On October 3 I’ll be moving to S.Korea to work on my new project “On Distant Objects And Hungry Gods”. My new work will revolve around Korean shamanism (musok) and the female South Korean shamans (mansin, meaning ten thousand spirits, the potential number a good shaman is able to contact) who perform these rituals. Musok is considered an ancient and indigenous practice, dating back a few thousand years. Before Buddha, Confucius, Lao-tzu and Jesus, these women plied their trade in Korea, mediating between humans, objects, and supernatural entities. I see a decisive parallelism between Korean shamanism rituals and new mystical and ethnographical directions in contemporary art, and I believe there’s a synergy between the energy of the mansin and the energy of the universe.
Jorge Mañes was a speaker at TEDxUniviersidadEuropeaMadrid. Do not miss his talk where he speaks about how the Moon has inspired him to create new artworks and to look at the future of our civilisation with a more peaceful and embracing way.
Jorge Mañes Rubio and Amanda Pinatih, co-founders of Design Museum Dharavi, were among the speakers at Art for Tomorrow in Doha, a conference organised by the New York Times. New boundaries, where and why art follows the rules or challenges them, and art’s role in creating and influencing personal, corporate, urban and national identities were explored. In this session, “The Museum and the Disposessed”, Jorge and Amanda explain their work at the front of their museum and its impact on the challenging environment of Dharavi.
Design Museum Dharavi is the first museum of its kind, based in the homegrown neighbourhood of Dharavi, showcasing local talent through a nomadic exhibition space and employing design as a tool to promote social change and innovation on a global scale. The project was awarded the Leading Culture Destinations Awards 2016 in the category of ‘Best New Museum of the Year – Asia Pacific’ and was nominated for the Beazley Designs of the Year by the Design Museum London last year.
”A museum can be defined not only by architectural glamour or by a famous collection,” Mr. Rubio said. “We envision a museum where walls are dissolvable, a museum that will play a way more relevant social role in our cities. That’s the museum of the future.”
Instead of seeing it as just a potential site for groundbreaking scientific discovery, sci-fi tourism or the lucrative exploitation of extraterrestrial natural resources, Rubio chose to look at the Moon as a universal and mythical idea. The Moon, unlike Earth, has no boundaries, no divisions, no nations. Do we have a right to change that? And so he decided the best way to symbolise this dilemma was to build a temple on the Moon. A temple to celebrate the Moon as a powerful symbol of unity for mankind.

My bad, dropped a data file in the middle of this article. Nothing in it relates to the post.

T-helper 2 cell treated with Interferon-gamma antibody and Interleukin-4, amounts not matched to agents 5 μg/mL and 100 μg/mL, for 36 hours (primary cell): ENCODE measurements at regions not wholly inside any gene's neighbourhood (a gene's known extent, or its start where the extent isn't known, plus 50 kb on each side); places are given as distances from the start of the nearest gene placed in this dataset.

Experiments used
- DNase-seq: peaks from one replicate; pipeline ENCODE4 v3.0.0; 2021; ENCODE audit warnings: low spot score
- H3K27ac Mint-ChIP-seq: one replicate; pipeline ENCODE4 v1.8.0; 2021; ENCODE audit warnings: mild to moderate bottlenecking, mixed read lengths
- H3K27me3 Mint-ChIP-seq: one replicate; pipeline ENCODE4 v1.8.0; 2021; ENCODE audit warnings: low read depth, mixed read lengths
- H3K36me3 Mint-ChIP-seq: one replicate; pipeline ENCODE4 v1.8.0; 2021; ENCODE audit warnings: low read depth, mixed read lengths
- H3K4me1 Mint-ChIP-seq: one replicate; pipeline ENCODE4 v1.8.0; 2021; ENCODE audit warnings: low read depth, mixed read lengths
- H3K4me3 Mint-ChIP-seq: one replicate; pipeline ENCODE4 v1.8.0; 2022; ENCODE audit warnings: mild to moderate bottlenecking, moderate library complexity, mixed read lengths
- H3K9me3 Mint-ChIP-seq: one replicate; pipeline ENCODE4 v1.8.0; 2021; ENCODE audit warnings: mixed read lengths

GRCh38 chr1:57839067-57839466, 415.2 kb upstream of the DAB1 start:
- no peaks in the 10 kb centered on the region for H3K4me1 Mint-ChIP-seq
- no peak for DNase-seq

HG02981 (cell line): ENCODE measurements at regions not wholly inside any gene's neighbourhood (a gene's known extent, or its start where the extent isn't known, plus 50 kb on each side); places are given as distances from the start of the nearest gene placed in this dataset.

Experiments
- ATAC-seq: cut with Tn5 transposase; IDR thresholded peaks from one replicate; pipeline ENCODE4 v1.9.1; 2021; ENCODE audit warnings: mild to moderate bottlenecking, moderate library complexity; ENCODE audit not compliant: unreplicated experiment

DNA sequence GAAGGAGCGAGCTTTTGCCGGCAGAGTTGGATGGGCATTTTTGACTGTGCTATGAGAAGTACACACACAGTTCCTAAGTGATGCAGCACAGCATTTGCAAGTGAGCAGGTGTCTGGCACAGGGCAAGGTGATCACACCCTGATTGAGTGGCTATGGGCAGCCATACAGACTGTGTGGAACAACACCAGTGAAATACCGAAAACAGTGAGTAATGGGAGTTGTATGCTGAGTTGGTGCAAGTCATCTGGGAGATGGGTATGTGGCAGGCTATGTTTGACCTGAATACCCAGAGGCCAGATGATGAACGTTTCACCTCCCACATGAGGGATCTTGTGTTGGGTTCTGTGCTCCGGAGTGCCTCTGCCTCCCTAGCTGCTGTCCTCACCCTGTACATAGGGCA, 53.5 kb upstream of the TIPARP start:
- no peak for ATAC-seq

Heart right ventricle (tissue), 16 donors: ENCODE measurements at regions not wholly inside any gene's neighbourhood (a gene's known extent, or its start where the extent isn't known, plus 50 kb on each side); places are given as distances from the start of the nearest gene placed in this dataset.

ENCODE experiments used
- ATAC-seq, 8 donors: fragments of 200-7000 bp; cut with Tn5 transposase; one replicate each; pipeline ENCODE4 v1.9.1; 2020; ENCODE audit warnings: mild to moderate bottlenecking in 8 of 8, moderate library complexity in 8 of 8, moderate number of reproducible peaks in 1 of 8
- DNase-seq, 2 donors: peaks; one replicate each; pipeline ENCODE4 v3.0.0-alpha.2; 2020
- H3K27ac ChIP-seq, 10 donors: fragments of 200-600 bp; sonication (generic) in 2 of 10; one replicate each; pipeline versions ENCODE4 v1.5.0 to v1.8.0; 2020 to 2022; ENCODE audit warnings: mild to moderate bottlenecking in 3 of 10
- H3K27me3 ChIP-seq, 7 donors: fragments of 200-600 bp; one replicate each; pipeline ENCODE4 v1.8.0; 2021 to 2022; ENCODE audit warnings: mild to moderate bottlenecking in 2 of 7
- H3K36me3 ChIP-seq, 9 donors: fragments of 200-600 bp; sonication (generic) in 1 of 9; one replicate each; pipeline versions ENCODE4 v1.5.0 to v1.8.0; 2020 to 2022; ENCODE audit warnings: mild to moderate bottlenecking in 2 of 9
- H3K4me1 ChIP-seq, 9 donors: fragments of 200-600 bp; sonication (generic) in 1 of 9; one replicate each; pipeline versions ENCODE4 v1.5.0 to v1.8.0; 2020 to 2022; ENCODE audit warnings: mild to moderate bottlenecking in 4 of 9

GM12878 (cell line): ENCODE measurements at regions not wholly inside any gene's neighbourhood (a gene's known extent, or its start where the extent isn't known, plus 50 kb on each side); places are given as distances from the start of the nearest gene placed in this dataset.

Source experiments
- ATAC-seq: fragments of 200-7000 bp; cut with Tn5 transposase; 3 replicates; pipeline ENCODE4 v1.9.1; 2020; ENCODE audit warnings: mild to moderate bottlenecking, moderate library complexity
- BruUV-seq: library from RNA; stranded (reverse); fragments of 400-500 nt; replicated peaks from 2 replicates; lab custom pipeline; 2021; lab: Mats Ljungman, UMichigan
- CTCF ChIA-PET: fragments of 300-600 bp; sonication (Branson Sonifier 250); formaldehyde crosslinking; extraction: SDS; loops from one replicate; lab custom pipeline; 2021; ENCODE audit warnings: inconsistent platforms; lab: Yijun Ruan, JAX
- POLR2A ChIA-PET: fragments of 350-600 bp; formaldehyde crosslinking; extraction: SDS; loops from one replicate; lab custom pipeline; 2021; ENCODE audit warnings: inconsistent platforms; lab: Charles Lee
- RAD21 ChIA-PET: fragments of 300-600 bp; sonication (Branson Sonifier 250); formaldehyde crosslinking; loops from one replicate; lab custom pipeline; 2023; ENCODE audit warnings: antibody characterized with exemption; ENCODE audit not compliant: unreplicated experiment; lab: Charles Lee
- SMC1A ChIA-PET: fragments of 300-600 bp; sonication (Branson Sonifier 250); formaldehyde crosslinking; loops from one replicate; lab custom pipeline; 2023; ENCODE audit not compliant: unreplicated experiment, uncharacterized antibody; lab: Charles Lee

We’ve created a very special book that celebrates and documents our exhibitions, events and work so far! The publication includes a manual with the ‘lessons learnt’, a catalogue showing our first collection of chai cups and a series of essays from contributors such as urbz, Nadine Botha, Steven van den Haak and Dewi Pinatih. The book is entirely handmade, designed and printed by The Future Publishing & Printing, comes in a limited edition of a hundred copies and we still have a few copies left!
The Beazley Designs of the Year is the Design Museum’s flagship exhibition and awards which celebrates design that promotes or delivers change, enables access, extends design practice or captures the spirit of the year. We are proud to announce that Design Museum Dharavi has been nominated in the category of Product and that we are part of the Beazley Designs of the Year exhibition in London.
All shortlisted nominees have their work displayed or represented at the Design Museum during the Beazley Designs of the Year exhibition and are in contention for the prestigious Beazley Designs of the Year awards. Beazley Designs of the Year is the opening exhibition for the Design Museum at its new home in Kensington, west London. We hope to see you there!
Jorge Mañes Rubio was a speaker at TEDxMadrid. Whether in a parking lot in a supermarket in London or in abandoned cities in China, Rubio’s work makes us travel and see things that are not what they seem to be. By researching exhaustively and reinterpreting , the artist suggests new values for familiar places. Through memories, pictures and interventions, Rubio re-creates his own story-telling. He mixes fictional elements with reality on purpose, and this unconventional approach becomes the vehicle for sending a social message about art and change.
This talk is in Spanish. For english subtitles click in the video settings.